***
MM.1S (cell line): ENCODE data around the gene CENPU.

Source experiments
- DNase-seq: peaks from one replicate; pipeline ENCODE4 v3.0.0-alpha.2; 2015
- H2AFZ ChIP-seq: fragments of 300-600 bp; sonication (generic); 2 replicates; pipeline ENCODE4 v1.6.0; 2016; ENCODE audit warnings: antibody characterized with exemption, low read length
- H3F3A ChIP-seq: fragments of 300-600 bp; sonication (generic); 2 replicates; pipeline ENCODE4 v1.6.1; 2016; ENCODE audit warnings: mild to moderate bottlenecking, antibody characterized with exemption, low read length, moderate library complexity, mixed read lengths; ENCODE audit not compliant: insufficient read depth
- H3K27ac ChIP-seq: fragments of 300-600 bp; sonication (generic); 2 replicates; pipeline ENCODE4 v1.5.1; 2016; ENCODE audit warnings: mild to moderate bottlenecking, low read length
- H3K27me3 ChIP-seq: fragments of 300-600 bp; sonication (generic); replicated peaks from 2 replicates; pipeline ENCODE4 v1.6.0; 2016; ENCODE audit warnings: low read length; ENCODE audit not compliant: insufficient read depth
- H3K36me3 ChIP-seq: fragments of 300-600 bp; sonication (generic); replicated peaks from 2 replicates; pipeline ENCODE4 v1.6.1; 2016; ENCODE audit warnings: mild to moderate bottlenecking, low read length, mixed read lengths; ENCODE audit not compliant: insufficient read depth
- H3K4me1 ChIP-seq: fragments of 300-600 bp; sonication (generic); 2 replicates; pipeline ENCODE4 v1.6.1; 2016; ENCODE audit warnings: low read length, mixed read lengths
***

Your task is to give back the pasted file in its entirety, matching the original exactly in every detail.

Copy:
MM.1S (cell line): ENCODE data around the gene CENPU.

Source experiments
- DNase-seq: peaks from one replicate; pipeline ENCODE4 v3.0.0-alpha.2; 2015
- H2AFZ ChIP-seq: fragments of 300-600 bp; sonication (generic); 2 replicates; pipeline ENCODE4 v1.6.0; 2016; ENCODE audit warnings: antibody characterized with exemption, low read length
- H3F3A ChIP-seq: fragments of 300-600 bp; sonication (generic); 2 replicates; pipeline ENCODE4 v1.6.1; 2016; ENCODE audit warnings: mild to moderate bottlenecking, antibody characterized with exemption, low read length, moderate library complexity, mixed read lengths; ENCODE audit not compliant: insufficient read depth
- H3K27ac ChIP-seq: fragments of 300-600 bp; sonication (generic); 2 replicates; pipeline ENCODE4 v1.5.1; 2016; ENCODE audit warnings: mild to moderate bottlenecking, low read length
- H3K27me3 ChIP-seq: fragments of 300-600 bp; sonication (generic); replicated peaks from 2 replicates; pipeline ENCODE4 v1.6.0; 2016; ENCODE audit warnings: low read length; ENCODE audit not compliant: insufficient read depth
- H3K36me3 ChIP-seq: fragments of 300-600 bp; sonication (generic); replicated peaks from 2 replicates; pipeline ENCODE4 v1.6.1; 2016; ENCODE audit warnings: mild to moderate bottlenecking, low read length, mixed read lengths; ENCODE audit not compliant: insufficient read depth
- H3K4me1 ChIP-seq: fragments of 300-600 bp; sonication (generic); 2 replicates; pipeline ENCODE4 v1.6.1; 2016; ENCODE audit warnings: low read length, mixed read lengths